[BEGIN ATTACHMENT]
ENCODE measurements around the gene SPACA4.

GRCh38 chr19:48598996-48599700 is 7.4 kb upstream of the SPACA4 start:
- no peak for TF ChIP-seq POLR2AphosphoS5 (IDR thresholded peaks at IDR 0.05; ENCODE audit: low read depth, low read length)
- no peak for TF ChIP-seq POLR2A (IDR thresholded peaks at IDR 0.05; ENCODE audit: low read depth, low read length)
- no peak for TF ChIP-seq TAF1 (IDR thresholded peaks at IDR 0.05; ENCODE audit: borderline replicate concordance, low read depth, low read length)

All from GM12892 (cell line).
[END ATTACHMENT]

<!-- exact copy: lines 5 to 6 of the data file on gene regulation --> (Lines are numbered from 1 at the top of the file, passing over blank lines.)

- no peak for TF ChIP-seq TAF1 (IDR thresholded peaks at IDR 0.05; ENCODE audit: borderline replicate concordance, low read depth, low read length)

All from GM12892 (cell line).